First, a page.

Sunday, January 16

Human rights experts: The dark chapter at Guantanamo must end

It is 20 years since the first prisoners were transported to Guantánamo. UN experts are asking the United States to close the camp – notorious for its human rights violations.

Prisoners from Afghanistan are seen in their cells at Guantánamo Bay, Cuba on January 11, 2002. At that time, there were 158 al-Qaeda and Taliban prisoners in the camp, and there were now hundreds. Today there are 39 prisoners left.

It was on January 10, 2002 that the US base at Guantánamo Bay in Cuba was used as a prison for people arrested during the “war on terror”. It was established after the attacks on the United States on September 11, 2001, and the prison camp became the place where the United States placed suspected terrorists arrested in various operations around the world.

20 years later, human rights experts react strongly to the fact that the prison camp is still operational. Dozens of independent UN experts and five other independent human rights experts describe the detention center as a major disgrace to the rule of law in the United States.

Last year, US President Joe Biden re-entered the country into the UN Human Rights Council, after former President Donald Trump had pulled the US out of the council in 2018. Experts believe this obliges Biden to action.

Completely unacceptable

– The United States has practiced twenty years of arbitrary detention of people without legal treatment. There has been extensive use of torture or ill-treatment. It is simply unacceptable for any government – and especially a government that has declared that it will protect human rights, it is said in the joint statement from the experts.

A prisoner in the Guantánamo camp kneels in prayer. It is now 20 years since the camp received the first prisoners from the war on terror.

The expert group is now asking the US government to close the place, return the last prisoners to their home country or to safe third countries – and provide redress to all who are subjected to torture and arbitrary imprisonment.

– As a newly registered member of the UN Human Rights Council, it is especially important that the United States closes this ugly chapter with persistent violations of human rights, it is said from the expert group.

The group has been appointed by the UN Human Rights Council, but does not speak on behalf of the UN.

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Systematic use of torture

During these 20 years, nearly 800 people have been held captive in the camp. Today there are only 39 men left, but some of them have been sitting there since the beginning.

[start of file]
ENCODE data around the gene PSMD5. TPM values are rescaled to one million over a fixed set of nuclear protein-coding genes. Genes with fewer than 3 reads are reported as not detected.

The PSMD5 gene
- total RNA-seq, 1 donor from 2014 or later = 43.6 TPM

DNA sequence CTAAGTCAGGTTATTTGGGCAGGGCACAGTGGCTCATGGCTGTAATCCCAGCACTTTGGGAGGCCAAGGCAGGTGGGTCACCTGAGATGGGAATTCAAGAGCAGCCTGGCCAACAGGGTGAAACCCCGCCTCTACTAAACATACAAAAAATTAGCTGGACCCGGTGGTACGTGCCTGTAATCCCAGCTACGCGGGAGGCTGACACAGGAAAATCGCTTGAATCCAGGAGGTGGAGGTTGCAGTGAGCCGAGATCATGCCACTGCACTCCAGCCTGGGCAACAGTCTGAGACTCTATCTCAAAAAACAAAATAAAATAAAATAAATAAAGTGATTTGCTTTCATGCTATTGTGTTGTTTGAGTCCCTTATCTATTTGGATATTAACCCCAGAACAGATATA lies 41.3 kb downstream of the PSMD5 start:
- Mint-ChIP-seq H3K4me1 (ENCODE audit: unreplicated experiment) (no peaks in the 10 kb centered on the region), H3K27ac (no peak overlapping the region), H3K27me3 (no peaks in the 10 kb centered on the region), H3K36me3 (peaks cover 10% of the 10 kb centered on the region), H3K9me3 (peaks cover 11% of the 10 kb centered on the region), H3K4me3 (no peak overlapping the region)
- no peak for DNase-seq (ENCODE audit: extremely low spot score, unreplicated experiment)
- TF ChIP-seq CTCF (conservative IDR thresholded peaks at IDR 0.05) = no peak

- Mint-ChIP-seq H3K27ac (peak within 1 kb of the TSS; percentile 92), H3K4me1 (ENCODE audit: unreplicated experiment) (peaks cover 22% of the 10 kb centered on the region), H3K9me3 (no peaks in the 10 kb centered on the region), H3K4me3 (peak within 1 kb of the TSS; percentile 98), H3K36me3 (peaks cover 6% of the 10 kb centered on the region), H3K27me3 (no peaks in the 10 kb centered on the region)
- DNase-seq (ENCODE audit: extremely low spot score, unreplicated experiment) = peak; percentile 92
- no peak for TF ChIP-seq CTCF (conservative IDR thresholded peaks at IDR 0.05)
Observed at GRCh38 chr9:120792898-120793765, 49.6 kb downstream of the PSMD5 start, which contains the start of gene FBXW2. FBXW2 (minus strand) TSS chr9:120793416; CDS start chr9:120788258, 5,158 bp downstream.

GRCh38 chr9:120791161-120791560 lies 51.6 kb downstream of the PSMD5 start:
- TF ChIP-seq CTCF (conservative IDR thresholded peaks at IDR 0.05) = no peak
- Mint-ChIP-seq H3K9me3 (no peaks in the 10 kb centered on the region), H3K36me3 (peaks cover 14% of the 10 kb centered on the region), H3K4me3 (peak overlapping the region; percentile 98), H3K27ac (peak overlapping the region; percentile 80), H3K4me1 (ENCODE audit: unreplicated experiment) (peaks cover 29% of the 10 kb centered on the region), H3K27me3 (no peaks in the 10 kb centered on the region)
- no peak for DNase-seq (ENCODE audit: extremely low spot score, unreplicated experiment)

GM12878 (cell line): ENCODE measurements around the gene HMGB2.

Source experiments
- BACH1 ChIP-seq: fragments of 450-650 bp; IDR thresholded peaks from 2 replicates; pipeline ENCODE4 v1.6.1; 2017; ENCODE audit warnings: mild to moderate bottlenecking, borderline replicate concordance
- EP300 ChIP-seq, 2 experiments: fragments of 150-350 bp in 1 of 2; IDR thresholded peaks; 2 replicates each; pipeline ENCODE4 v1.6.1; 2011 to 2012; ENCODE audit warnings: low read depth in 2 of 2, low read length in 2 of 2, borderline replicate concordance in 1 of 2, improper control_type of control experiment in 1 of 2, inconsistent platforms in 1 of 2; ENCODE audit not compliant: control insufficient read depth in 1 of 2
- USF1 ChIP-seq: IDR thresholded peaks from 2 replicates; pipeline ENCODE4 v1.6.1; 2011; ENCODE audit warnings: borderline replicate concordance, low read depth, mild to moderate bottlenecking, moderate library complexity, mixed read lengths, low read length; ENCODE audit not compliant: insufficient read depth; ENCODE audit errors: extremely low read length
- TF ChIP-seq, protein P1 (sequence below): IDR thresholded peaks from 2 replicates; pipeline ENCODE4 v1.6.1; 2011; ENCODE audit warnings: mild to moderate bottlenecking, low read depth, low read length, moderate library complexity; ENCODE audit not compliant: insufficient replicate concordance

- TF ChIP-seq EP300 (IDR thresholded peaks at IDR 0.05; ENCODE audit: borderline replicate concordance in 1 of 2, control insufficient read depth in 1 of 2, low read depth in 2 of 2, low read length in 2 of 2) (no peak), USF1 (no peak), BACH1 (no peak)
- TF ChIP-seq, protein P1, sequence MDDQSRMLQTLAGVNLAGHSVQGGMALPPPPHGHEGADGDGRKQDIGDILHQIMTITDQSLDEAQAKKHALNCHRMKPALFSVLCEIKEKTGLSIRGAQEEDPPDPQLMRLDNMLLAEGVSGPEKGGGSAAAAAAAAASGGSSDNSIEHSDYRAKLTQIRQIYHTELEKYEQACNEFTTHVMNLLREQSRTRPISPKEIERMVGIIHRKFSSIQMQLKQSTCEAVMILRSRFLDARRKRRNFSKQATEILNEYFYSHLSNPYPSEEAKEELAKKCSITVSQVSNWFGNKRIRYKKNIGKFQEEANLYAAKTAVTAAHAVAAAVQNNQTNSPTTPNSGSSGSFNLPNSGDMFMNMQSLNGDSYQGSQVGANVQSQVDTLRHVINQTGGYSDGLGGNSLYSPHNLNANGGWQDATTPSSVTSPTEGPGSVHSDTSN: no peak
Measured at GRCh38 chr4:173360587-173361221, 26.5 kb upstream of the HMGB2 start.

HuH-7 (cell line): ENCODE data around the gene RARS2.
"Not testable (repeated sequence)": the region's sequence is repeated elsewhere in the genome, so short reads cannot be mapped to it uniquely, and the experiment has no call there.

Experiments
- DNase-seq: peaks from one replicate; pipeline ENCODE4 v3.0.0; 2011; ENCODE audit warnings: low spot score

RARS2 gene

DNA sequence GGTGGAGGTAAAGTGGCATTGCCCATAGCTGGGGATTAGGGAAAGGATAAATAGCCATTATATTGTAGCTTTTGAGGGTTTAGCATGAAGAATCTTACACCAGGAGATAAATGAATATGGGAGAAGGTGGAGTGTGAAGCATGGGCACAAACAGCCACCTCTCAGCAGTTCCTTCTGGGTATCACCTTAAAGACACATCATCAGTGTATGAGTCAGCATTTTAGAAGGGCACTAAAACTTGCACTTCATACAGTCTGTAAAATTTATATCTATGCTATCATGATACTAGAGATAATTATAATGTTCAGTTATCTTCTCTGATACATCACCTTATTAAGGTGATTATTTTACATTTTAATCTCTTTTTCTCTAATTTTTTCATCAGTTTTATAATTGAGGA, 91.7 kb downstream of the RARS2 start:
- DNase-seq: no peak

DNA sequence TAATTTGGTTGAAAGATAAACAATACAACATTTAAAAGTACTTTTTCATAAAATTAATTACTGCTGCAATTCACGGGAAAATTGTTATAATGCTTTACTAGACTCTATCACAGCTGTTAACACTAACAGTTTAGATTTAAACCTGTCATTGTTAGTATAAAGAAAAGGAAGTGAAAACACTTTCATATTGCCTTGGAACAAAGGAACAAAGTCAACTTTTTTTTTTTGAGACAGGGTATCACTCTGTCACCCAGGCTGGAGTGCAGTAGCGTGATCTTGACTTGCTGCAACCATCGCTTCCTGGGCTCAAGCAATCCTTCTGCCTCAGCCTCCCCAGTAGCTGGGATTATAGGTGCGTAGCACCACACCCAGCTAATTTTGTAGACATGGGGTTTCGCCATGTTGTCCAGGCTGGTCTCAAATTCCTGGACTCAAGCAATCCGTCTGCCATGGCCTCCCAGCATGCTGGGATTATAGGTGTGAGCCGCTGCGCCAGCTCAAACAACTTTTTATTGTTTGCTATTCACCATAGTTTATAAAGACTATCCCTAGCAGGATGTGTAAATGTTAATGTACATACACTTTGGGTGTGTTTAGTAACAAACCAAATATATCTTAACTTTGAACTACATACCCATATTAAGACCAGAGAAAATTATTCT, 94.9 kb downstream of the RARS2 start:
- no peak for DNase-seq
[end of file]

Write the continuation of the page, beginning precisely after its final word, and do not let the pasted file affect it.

Of these 39, 13 have been cleared for transfer to another country. But it has proved to be a slow and difficult process to get the home countries or other countries to accept them.

In this archive photo from February 6, 2002, a prisoner in the Guantánamo camp is seen being escorted by military police on their way to an interrogation. Many of the prisoners were subjected to torture and other inhuman treatment.

14 others are trying to be released; 10 are about to be put on trial or are waiting to be put on trial, and two others have been convicted.

Several of the detainees still at Guantánamo were tortured by the CIA in the early years.

U.S. Department of Defense spokesman John Kirby said this week that President Biden wants to close Guantánamo Prison, although it is still a highly controversial political issue in the United States.

– The administration is constantly determined to close the detention facility at Guantánamo Bay. We are in the process of looking at the way forward, he says.

Kirby adds that the process involves the White House, the US military, the Department of Justice, the State Department and other agencies.

The conditions of imprisonment at Guantánamo have been heavily criticized. An expert group on human rights is now demanding that the United States close the base, which still has 39 prisoners.

Must be brought to justice

The group of human rights experts believes that those who had authority and participated in the torture at Guantánamo must be brought to justice.

If a state governed by the rule of law fails to hold accountable those who have accepted and practiced torture and other forms of cruel, inhuman or degrading treatment, it sends a very unfortunate signal to the rest of the world, the statement said.

The fact that the United States has still not provided justice is an ugly stain on the United States’ stated obligation as a state governed by the rule of law, according to experts. A rule of law should give people constitutional protection, the group believes, pointing out that Guantánamo has been a place where hundreds of men have been deprived of their fundamental rights.

Experts also point out that nine prisoners died in the camp between 2002 and 2021. Seven of them are said to have committed suicide. None of these were charged with any crime.

Reference-www.aftenposten.no

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